Daily encouragement

Video by

Stuart Poteet

Discipleship Pastor

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Ephesians 5:15-20

Look carefully then how you walk, not as unwise but as wise, making the best use of the time, because the days are evil. Therefore do not be foolish, but understand what the will of the Lord is. And do not get drunk with wine, for that is debauchery, but be filled with the Spirit, addressing one another in psalms and hymns and spiritual songs, singing and making melody to the Lord with your heart, giving thanks always and for everything to God the Father in the name of our Lord Jesus Christ. (ESV)

Behind the Scenes

Honestly, this passage has always overwhelmed me. In just two sentences, Paul tells the church in Ephesus to walk as the wise, to make the best use of time, that time is evil, that we must not be foolish, to not get drunk, to talk to each other only in line with God’s Word, to sing to the Lord, and lastly, to always give thanks for every single thing in our lives.

I look at this passage and think, wow. How could God expect this of me all the time? In my flesh, I’m tempted to feel shame. I’m tempted to feel judgement looming from above, disappointed not only that these sins live in my past but that they haunt my present. I think back to the days I could have been more productive, or, for us over-achievers, maybe even done three things at once. Should I be doing more in this moment, even? I think back to the times I used alcohol to avoid calling to God because I was afraid and wanted control. I think back to the times I reacted and spoke in line with my emotions instead of the secure, true words of our Father, and am further saddened to realize that I most often direct those words toward the people I love the most. I think back to the situations, of all sizes, when I definitely did not give thanks to God.

Make it Real

But then I’m reminded of Proverbs 19:3: “When a man’s folly brings his way ruin, his heart rages against the Lord.” This verse could easily elicit my same emotional reaction as today’s verse. I could read this in a condemning shout from God: Sinful children, you are awful and can’t do anything right. I am the Almighty and will not tolerate your anger toward me when I have nothing to do with this. You need to be better and keep me out of it.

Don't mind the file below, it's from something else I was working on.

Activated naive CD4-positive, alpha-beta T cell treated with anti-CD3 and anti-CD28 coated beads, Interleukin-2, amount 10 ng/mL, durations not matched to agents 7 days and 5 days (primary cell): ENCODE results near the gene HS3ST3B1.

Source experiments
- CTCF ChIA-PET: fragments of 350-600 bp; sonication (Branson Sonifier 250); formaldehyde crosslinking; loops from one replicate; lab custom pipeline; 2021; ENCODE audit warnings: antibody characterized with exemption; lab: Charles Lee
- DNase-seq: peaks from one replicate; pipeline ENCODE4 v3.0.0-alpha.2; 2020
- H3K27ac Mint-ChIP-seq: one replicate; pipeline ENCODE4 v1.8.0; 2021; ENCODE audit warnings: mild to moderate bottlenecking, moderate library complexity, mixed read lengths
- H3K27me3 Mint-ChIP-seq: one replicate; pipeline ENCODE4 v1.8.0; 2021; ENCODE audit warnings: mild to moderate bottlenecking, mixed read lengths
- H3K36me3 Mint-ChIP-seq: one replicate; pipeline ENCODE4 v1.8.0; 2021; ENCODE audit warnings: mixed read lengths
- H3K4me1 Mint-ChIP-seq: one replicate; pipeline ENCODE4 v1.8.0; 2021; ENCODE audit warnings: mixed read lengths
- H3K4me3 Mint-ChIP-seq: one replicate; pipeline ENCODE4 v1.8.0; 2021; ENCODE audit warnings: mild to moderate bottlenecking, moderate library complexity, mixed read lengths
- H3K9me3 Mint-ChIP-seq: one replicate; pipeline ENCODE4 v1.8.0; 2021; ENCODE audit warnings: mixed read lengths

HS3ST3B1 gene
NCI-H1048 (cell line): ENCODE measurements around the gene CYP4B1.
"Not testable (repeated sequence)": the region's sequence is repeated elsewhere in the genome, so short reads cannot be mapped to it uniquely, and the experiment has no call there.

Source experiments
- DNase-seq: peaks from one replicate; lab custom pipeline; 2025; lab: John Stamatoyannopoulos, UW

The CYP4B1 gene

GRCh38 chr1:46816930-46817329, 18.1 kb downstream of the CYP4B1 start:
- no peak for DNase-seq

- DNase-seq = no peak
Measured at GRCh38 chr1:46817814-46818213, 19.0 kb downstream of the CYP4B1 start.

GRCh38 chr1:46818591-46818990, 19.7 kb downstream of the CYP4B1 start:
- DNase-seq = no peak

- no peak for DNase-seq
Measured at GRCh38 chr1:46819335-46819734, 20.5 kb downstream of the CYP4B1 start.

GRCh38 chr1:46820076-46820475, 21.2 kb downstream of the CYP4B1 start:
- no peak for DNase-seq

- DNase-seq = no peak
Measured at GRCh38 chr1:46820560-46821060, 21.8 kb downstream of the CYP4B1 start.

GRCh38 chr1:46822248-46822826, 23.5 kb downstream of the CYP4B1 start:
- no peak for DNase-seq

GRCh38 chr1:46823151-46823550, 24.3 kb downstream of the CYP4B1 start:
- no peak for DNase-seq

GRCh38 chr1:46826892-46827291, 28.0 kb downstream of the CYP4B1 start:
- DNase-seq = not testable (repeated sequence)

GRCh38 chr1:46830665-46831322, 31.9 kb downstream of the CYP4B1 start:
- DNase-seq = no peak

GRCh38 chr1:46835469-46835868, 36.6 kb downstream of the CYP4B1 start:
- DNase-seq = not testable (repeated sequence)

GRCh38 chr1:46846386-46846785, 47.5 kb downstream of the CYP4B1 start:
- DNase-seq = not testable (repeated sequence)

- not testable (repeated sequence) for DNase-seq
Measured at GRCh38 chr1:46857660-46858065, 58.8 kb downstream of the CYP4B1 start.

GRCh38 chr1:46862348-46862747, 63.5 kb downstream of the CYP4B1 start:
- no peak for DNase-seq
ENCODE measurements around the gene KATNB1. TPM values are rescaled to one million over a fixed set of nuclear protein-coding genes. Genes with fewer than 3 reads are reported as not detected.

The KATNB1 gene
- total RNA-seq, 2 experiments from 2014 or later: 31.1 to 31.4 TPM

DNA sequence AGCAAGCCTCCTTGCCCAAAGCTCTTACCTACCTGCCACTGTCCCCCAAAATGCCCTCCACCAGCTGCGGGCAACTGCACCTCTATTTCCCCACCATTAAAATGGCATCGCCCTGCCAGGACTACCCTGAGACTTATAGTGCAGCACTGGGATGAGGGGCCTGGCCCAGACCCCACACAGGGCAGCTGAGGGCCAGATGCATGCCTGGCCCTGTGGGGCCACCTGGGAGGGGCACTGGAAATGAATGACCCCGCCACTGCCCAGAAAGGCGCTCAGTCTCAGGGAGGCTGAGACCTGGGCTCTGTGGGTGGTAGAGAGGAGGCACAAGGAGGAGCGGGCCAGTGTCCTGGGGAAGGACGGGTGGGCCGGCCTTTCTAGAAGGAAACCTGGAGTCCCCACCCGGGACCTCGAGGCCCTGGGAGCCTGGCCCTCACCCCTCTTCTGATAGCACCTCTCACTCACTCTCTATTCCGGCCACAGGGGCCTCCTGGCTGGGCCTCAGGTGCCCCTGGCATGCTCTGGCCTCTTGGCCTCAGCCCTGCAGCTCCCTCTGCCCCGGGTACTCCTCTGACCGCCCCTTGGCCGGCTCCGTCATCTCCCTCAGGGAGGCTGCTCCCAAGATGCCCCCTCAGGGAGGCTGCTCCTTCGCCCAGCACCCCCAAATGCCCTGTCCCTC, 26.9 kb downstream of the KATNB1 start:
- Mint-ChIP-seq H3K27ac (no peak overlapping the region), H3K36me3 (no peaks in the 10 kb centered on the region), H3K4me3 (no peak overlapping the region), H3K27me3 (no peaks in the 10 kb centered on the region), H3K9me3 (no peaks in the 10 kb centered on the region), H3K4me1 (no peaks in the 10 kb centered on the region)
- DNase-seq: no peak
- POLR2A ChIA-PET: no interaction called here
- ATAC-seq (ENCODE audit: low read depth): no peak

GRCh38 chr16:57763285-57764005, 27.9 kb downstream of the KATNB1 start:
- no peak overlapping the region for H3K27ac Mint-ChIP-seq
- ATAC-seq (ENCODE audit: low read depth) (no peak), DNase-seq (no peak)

But instead, this verse brings me to empathetic tears - I feel deeply for this person who is filled with anger, self-inflicting distance from the love of God. The picture is agonizingly stark and painfully relatable. While we are not the reason every painful thing comes our way, how often do we rebel against what God promises will give us life in exchange for something less and then, instead of turning to God, become overwhelmed with human emotion?

God knows the enemy attacks us this way, and the Bible is his gift to teach us about those attacks and guide us toward the goodness he designed and desires for our souls. What he’s telling us in Proverbs 19, and lovingly again in today’s verses from Ephesians, is that when we speak and think and act away from the will he has for us, we only find the enemy. There isn’t anywhere else to end up: it’s life or death.

Because of this, God isn’t wasting time trying to protect himself from our pain, our anger, or even from our blame. His Word is there to protect us from a life distant from him, one where we blame the only One who gives us life and push ourselves further away from abounding grace and provision. When I allow myself to know and trust God in this way, those two sentences from Ephesians turn from impossible tasks to a longing, loving plea to stay as close to the Lord as possible so that he can fight my battles rather than me fight against his love.

End in Prayer

Lord, your Word tells us to pray in thanks for everything, and so I ask that you guide my heart. When the world is full of pain, when I don’t see what to do next, when I read your Word with a tone of only anger and condemnation, I sometimes struggle to hold a thankful heart. But, if you ask this of us, I know that you see the bigger picture, and that everything is working for good. I want to give thanks in my unbelief and in my limited understanding. Thank you for being a God of mercy and righteousness; I trust only and ultimately in you. In Jesus’ name, Amen.

Written by

Autumn Krueger

ACF Youth Culture Administrative Assistant